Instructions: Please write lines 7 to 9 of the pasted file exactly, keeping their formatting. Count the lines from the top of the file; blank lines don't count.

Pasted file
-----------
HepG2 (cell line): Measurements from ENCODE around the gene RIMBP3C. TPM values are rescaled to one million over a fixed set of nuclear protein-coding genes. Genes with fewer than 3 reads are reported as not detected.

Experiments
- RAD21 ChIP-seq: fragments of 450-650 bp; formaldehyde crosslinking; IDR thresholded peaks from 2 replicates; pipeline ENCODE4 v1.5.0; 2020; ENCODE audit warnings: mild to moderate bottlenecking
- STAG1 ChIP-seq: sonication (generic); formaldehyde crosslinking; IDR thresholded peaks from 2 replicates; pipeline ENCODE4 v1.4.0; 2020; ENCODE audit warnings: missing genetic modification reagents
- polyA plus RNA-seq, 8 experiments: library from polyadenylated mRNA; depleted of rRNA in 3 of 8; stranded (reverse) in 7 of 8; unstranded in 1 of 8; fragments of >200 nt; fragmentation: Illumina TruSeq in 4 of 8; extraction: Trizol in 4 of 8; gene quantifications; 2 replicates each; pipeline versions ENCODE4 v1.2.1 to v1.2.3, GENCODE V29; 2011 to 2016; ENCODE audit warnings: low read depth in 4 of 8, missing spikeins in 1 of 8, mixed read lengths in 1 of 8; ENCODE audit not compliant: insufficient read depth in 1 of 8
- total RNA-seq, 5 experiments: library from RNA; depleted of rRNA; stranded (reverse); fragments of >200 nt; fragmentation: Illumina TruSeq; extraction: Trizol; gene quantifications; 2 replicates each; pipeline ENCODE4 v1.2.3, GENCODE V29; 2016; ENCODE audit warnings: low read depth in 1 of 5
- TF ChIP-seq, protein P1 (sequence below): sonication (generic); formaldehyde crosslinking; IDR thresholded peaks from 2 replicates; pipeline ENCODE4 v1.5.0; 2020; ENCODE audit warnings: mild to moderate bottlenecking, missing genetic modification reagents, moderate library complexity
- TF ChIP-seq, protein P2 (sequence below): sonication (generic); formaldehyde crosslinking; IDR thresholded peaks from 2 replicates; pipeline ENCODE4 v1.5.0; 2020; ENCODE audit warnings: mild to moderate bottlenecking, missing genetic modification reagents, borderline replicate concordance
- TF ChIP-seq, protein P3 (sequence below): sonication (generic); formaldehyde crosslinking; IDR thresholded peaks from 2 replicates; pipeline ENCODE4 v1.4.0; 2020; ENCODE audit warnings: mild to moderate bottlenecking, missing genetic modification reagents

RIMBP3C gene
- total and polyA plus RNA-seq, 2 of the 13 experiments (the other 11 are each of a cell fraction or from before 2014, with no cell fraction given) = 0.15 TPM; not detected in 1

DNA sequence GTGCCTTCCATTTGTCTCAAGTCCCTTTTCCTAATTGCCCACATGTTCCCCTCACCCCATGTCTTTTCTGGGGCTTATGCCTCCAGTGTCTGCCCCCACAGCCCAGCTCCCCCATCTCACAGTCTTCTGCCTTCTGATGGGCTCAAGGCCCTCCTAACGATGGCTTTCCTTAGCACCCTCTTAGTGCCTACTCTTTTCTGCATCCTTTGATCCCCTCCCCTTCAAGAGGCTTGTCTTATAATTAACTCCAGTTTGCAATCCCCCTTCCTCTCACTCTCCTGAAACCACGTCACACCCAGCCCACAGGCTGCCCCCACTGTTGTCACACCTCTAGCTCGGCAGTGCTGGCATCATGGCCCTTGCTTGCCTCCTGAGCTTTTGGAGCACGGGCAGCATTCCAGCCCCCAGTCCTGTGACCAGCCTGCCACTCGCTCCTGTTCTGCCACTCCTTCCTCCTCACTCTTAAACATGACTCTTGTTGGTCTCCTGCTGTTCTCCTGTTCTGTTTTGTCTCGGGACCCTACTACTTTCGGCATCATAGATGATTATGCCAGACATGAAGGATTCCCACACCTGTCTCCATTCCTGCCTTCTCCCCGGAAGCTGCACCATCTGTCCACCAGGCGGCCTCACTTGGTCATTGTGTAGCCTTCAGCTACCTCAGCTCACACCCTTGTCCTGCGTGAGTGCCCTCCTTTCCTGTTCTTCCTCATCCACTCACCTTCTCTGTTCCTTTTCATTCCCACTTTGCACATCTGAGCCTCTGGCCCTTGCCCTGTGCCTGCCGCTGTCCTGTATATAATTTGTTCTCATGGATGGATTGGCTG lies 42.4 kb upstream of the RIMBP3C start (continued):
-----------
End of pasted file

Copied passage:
- TF ChIP-seq, protein P1 (sequence below): sonication (generic); formaldehyde crosslinking; IDR thresholded peaks from 2 replicates; pipeline ENCODE4 v1.5.0; 2020; ENCODE audit warnings: mild to moderate bottlenecking, missing genetic modification reagents, moderate library complexity
- TF ChIP-seq, protein P2 (sequence below): sonication (generic); formaldehyde crosslinking; IDR thresholded peaks from 2 replicates; pipeline ENCODE4 v1.5.0; 2020; ENCODE audit warnings: mild to moderate bottlenecking, missing genetic modification reagents, borderline replicate concordance
- TF ChIP-seq, protein P3 (sequence below): sonication (generic); formaldehyde crosslinking; IDR thresholded peaks from 2 replicates; pipeline ENCODE4 v1.4.0; 2020; ENCODE audit warnings: mild to moderate bottlenecking, missing genetic modification reagents